“It is very difficult to know what to say to parents that have lost their children. Or to someone like Christina that lost her sisters, father and stepmom,” she continued, referencing her other daughter, Christina Quitasol, whom she shared with Michael.

“I can only say for me and my hubby, we don’t mind the texts, the phone calls the FB messages. I read them all. They bring great comfort to me,” she reassured. “If you do call me or my hubby, know we may cry or sob. It does not mean you have upset us. It is because you have touch[ed] our heart with your love for another human being.”

Like Rosas mentioned in her post, the three daughters all left behind lives and careers they were passionate about.

Middle daughter Nicole, 31, resided in San Diego and worked in the Coronado as a bartender at Nicky Rottens Bar and Burger.

Her boss Bryn Andrew described Nicole to PEOPLE as an adventurous person who loved the ocean and the beach, spent time with her golden retriever Peanut Butter and enjoyed all water sports. He also noted how reliable and personable she was.

“I organized a beach clean-up, which Nicole did all the time. I asked everyone at the restaurant to participate and the only one who showed up was Nicole and Peanut Butter,” he recalled to PEOPLE. “I told Nicole I thought I’d be the only one here, and she said she would never desert me.”

“She was the kind of person you met once and felt like you were related to her,” he added.

Nicole Quitasol
| Credit: Courtesy Bryn Andrew

The eldest of the sisters, Evan, worked as a nurse at St. Joseph’s Medical Center in Stockton, California.

Hospital officials confirmed Evan’s suspected death in a statement to PEOPLE, writing, “We were extremely saddened to learn the tragic news that one of our nurses was on board the Conception. Two former long-term staff members were also on board. We held a prayer gathering in our Chapel this morning to offer comfort and support to our hospital family. Our hearts go out to all the families and loved ones of those on board the Conception.”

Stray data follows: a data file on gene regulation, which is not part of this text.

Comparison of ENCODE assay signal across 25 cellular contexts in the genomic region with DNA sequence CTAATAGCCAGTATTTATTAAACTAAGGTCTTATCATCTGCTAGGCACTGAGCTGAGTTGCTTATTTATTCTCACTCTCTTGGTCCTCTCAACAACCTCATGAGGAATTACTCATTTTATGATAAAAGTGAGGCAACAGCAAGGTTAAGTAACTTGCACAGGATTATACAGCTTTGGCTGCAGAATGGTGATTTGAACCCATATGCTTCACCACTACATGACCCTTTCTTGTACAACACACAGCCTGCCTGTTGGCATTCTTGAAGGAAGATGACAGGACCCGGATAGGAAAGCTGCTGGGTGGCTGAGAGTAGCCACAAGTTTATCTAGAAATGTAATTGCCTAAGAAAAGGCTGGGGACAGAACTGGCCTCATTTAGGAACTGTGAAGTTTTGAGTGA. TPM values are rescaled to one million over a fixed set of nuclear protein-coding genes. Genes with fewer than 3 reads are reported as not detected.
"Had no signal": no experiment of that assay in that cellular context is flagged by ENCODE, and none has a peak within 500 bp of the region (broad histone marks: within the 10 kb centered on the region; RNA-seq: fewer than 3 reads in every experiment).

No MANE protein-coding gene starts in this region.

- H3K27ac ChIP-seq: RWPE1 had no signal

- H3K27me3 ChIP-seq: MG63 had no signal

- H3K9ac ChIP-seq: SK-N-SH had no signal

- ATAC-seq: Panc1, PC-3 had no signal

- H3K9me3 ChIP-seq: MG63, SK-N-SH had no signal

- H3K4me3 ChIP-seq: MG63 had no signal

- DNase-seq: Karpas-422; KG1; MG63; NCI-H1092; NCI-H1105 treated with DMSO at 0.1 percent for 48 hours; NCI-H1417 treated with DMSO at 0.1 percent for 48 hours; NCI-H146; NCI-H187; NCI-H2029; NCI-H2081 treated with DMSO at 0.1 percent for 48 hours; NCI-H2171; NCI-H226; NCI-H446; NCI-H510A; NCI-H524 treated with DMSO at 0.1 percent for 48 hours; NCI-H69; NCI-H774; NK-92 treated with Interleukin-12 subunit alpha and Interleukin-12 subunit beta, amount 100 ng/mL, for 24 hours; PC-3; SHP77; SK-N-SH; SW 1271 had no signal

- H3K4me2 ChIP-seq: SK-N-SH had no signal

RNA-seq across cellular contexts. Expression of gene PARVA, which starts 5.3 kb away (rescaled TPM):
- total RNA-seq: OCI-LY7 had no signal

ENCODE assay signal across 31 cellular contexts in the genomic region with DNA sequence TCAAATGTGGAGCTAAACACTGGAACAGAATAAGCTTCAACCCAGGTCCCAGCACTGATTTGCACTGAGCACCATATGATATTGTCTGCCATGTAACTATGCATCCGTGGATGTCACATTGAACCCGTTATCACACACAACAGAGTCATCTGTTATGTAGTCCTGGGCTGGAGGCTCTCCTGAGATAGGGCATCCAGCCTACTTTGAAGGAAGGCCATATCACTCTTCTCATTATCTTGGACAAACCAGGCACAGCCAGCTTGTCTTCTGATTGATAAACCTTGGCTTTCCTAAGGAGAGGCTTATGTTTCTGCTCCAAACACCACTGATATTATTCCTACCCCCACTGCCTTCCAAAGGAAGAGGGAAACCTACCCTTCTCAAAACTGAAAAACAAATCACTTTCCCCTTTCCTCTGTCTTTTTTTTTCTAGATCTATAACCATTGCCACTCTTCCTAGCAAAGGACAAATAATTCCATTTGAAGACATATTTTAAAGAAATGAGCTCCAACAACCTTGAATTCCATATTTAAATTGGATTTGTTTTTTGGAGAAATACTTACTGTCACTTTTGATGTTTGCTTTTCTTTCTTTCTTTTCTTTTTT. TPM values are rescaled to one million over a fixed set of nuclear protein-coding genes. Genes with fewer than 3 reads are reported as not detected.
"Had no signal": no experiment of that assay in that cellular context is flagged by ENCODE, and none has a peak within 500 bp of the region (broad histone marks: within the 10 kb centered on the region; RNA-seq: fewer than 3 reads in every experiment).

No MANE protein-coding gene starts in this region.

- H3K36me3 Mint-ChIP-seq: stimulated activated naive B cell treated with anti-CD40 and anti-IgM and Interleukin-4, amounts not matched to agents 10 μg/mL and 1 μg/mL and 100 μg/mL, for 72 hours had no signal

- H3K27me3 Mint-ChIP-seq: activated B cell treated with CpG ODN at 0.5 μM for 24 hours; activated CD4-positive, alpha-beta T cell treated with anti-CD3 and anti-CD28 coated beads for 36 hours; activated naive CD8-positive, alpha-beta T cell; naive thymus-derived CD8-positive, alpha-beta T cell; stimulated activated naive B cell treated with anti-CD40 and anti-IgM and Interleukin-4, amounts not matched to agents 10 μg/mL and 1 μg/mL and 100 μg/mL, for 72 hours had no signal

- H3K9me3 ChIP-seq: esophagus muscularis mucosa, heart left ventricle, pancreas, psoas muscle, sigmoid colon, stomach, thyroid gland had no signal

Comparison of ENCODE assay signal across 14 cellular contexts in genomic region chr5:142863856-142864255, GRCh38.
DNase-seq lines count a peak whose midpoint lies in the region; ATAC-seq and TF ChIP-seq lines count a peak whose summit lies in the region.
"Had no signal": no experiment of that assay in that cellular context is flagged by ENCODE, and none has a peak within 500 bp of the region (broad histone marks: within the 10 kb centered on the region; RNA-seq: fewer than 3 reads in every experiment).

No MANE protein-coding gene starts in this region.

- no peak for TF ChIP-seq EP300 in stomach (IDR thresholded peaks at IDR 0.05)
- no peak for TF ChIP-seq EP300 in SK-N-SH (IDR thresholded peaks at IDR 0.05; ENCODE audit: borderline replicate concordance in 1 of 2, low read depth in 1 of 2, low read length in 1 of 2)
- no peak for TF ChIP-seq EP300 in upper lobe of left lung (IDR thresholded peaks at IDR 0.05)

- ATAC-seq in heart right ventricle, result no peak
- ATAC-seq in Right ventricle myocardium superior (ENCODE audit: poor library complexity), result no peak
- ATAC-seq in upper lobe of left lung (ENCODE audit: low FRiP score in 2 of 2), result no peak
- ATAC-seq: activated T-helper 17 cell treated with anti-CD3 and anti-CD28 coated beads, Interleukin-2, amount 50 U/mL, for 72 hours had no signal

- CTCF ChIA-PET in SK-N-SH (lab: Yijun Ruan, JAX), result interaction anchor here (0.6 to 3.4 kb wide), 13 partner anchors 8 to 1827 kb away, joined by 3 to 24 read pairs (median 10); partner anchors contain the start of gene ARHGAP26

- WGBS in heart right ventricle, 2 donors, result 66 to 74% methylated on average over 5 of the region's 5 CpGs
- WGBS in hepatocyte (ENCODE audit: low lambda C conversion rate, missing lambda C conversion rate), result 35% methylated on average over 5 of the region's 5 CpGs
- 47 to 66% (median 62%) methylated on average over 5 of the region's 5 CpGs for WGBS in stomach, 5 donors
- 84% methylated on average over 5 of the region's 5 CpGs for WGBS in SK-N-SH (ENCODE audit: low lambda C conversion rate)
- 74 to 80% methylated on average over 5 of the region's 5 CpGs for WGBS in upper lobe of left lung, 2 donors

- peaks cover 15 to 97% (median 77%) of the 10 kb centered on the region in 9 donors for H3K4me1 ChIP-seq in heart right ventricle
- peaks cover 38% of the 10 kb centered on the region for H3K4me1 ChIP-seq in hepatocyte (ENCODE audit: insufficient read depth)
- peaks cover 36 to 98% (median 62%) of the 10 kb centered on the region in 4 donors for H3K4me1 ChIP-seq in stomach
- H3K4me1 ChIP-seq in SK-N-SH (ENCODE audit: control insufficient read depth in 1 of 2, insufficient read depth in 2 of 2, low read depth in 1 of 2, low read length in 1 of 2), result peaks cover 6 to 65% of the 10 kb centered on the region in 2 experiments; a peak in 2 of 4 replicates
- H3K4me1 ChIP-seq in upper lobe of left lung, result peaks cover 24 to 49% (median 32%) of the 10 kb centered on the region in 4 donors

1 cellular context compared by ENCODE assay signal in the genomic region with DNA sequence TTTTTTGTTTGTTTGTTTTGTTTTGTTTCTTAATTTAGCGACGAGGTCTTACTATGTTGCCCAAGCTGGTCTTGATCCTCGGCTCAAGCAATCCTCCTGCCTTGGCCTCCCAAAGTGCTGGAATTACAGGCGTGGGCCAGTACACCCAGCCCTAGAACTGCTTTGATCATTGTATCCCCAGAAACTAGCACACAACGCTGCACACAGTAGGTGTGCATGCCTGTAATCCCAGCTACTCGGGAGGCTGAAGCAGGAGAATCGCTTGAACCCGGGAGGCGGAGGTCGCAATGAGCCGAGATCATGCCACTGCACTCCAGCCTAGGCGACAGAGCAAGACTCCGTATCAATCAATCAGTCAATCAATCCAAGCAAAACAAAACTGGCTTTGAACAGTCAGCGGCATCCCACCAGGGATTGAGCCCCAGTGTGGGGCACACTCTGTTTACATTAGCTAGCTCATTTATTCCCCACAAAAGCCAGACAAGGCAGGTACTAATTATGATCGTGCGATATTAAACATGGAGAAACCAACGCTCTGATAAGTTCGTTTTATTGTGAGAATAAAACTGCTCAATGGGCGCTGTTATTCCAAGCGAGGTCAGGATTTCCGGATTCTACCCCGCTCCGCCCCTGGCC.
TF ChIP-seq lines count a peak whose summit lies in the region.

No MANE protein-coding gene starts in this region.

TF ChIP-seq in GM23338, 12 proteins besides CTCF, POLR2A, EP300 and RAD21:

As for Angela, the youngest of the trio, she worked at a middle school science teacher with the Lincoln Unified School district in Stockton, according to a post on their Facebook page.

“LUTA is deeply saddened that our fellow Lincoln Unified Teacher, Angela Quitasol, was on the boat that caught fire off the coast of Santa Barbara county this past weekend,” the district wrote. “Our hearts go out to all the people and their loved ones that were on board. We will send more information on how LUTA members can help support as soon as possible.”

Angela Quitasol
| Credit: Facebook

After the fire broke out on Monday, five crew members who were awake managed to jump ship and seek refuge on a nearby boat called the Grape Escape, which they traveled to via dinghy.

As of Wednesday afternoon, search teams recovered 33 bodies in the aftermath of the fire, which occurred off of Santa Cruz Island, California. One person is still missing, and authorities have yet to formally identify the victims.

Coast Guard Lt. Zach Farrell said all but one of those left seemingly trapped by flames onboard the 75-foot Conception early Monday have been recovered as of Wednesday afternoon, the Associated Press reported.

Truth Aquatics, which owns the Conception, has not commented.